Benton County to Consider New Courthouse Location

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The Benton County Quorum Court approved a study to look at maybe moving court operations somewhere else.

Benton County Judge Bob Clinard said the historic courthouse isn’t falling apart but it doesn’t meet current building code standards.

The front entrance can’t be used because it longer meets the Americans with Disabilities Act requirements, which is why he south entrance is used, according to Clinard. He also feels it’s not safe in case of a fire and there is only one elevator in the building that holds up to four people.

There are about 120 employees who work in the building, which was built in 1928.

"I don't think it's practical, nor do I think it's safe, to ask people to work in a building that doesn't meet current building codes," said Clinard.

The $65,000 study is expected to start in June and will take up to five months. It will help determine cost estimates.

"When the study comes back it will give us an idea of what we think is the best location facility," Clinard said.

Clinard said modern courthouses keep judges' offices removed from public access for safety reasons and employees said there's a lot of traffic in this building.

Betty Schrader has worked in the courthouse for 9 years. She’s a trial assistant for Judge Scott.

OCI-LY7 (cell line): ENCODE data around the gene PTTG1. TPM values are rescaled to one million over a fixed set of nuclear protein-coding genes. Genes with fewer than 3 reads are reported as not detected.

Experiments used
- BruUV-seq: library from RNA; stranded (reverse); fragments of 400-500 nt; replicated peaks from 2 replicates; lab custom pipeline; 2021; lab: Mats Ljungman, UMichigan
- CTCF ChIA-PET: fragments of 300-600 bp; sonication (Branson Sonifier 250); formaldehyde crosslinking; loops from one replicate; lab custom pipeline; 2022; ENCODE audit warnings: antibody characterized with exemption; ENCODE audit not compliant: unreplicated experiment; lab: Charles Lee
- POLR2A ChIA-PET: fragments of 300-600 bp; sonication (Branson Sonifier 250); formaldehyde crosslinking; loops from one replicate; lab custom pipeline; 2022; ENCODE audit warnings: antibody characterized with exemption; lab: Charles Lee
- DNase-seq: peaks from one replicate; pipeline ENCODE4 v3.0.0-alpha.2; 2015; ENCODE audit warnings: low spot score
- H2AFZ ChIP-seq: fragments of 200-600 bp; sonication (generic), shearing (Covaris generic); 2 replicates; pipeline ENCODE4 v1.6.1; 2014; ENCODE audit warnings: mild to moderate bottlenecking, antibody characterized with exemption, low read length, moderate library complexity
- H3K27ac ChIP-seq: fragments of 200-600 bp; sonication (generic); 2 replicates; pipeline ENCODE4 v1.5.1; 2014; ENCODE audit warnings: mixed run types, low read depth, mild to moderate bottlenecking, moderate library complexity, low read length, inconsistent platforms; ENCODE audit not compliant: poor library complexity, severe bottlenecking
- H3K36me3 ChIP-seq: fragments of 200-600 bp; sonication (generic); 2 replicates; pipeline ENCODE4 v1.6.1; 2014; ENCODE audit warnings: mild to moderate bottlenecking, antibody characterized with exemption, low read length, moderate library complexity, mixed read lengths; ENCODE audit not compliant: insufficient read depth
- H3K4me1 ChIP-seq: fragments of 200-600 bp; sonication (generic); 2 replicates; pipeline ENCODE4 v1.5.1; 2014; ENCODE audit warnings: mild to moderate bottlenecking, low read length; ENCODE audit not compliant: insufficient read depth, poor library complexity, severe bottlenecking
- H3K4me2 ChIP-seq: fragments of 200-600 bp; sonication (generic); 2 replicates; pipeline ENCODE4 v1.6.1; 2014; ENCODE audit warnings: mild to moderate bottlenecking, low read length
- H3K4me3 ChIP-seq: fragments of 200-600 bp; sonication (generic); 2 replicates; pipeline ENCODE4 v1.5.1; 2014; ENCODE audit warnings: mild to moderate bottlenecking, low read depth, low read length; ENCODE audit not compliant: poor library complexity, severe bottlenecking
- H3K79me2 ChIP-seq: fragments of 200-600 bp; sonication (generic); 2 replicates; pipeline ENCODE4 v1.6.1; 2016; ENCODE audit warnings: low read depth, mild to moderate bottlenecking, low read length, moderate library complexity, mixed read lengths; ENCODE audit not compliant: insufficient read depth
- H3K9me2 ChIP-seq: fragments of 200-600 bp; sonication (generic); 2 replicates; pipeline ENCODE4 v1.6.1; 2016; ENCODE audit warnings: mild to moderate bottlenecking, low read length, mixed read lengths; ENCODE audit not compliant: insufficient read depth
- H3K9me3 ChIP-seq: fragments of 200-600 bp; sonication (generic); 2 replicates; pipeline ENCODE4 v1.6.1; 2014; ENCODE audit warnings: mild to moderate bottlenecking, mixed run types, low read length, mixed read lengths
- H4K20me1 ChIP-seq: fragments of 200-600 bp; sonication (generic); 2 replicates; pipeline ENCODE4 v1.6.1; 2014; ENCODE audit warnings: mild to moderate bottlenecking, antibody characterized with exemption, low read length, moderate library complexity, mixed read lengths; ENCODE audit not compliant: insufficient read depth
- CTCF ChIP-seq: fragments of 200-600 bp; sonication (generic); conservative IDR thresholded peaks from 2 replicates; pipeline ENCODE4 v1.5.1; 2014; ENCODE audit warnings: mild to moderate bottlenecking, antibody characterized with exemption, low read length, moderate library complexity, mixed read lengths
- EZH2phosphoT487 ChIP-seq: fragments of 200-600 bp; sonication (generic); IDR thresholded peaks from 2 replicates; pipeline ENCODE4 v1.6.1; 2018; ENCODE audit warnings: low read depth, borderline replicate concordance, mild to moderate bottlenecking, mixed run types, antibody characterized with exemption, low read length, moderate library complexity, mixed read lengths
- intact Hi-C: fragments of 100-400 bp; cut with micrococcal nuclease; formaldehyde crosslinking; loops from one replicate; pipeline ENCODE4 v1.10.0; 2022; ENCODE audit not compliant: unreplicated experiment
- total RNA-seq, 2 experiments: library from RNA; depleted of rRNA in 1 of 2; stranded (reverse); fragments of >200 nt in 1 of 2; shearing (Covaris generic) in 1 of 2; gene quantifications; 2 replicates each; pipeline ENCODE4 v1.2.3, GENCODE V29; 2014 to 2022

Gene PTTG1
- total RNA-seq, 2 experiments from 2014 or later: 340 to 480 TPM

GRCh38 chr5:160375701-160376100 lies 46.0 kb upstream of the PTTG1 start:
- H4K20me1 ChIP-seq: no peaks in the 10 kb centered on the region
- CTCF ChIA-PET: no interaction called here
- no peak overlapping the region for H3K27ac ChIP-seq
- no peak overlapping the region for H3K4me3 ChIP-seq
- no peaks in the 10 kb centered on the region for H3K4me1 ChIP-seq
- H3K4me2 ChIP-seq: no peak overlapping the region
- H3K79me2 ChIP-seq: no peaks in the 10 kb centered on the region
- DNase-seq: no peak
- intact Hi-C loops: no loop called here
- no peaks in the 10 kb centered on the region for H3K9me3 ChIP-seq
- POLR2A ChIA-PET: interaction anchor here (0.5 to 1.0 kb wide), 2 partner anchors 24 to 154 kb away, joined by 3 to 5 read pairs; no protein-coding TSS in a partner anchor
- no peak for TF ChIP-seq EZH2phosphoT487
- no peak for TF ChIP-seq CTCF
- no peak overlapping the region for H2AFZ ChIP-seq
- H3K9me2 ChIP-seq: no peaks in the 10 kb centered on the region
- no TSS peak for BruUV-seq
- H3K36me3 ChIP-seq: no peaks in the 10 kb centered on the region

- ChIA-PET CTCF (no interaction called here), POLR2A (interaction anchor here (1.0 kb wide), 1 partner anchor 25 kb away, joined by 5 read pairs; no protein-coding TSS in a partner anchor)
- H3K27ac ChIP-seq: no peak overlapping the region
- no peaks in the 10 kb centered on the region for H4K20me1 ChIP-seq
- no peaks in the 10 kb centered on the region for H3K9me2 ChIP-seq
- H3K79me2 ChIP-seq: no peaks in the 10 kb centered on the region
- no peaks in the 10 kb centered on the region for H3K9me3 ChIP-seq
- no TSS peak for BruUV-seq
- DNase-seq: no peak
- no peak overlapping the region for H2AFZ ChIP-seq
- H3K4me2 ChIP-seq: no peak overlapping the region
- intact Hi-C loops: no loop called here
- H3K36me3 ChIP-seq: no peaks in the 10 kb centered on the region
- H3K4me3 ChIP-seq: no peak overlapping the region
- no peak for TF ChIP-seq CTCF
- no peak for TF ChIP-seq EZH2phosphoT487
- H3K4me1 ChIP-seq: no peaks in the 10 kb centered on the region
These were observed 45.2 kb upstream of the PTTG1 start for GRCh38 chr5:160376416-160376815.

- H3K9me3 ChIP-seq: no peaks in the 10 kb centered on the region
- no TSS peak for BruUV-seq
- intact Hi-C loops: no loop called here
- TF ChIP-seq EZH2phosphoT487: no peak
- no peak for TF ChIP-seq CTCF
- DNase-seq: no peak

"We have people come in all the time that walk into our office, we don't know who they are," Schrader said.

While she says would miss the Bentonville Square, there are benefits to changing locations.

"As far as the security issues mainly it will be a good move if that ever happens or when that happens," Schrader said.

If and when they move, Clinard said the historic building could be used for county offices, which would cut traffic at least 70 percent.

"This facility will stay here and it will remain part of the history and the beauty of Downtown Bentonville," Clinard said.

The cost of the study cost will be shared with the organization Downtown Bentonville and they county.

The Benton County Courthouse is listed in the National Register of Historic Places. Clinard said it would be too expensive to make it up to building code and it might risk its historic status.